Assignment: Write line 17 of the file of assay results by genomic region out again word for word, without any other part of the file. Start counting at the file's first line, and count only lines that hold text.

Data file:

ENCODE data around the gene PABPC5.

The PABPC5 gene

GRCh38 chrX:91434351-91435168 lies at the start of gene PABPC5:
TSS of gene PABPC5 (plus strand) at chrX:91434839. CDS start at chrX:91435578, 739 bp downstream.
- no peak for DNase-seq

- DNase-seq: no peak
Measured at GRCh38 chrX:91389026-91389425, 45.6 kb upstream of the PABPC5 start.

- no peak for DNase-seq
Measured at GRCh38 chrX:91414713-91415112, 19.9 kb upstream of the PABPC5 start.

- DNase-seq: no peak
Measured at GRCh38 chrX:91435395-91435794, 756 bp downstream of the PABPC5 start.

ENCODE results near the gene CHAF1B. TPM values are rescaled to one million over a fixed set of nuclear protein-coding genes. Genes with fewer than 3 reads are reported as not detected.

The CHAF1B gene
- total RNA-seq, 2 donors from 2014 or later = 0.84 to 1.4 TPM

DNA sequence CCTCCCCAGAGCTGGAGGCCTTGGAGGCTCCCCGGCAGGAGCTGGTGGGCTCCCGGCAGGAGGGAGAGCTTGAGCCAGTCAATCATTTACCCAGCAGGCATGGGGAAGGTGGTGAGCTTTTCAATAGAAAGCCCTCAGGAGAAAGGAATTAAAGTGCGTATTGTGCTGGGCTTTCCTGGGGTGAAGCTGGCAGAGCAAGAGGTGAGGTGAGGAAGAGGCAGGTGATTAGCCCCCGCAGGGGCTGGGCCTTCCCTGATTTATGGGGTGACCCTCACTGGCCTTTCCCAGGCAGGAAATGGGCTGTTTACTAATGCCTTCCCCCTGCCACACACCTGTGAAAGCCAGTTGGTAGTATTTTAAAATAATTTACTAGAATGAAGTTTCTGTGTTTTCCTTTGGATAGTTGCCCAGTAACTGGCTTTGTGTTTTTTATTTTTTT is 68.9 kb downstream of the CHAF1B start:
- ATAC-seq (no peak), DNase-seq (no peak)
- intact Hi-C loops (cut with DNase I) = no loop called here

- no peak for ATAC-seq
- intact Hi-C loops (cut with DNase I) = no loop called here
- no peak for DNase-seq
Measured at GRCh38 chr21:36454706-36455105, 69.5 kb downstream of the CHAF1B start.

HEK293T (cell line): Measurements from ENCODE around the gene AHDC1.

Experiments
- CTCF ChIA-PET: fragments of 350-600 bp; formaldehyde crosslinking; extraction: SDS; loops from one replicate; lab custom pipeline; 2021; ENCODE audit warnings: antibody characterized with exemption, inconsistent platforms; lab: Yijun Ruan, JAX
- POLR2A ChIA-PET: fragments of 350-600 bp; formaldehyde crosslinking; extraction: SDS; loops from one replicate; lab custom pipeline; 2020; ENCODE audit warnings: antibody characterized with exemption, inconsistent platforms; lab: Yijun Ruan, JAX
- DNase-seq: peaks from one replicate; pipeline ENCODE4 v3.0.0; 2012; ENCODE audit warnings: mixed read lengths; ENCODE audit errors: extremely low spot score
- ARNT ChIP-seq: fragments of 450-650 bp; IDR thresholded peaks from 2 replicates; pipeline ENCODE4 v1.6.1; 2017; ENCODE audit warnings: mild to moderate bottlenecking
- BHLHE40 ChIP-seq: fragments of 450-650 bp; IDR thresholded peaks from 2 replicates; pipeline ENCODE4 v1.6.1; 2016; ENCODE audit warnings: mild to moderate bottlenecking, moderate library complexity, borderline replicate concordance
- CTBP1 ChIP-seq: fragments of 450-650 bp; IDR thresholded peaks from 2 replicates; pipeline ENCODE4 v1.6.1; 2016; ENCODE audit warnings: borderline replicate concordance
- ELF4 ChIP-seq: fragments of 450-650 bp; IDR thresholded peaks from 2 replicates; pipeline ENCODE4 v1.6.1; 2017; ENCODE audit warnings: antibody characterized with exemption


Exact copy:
- intact Hi-C loops (cut with DNase I) = no loop called here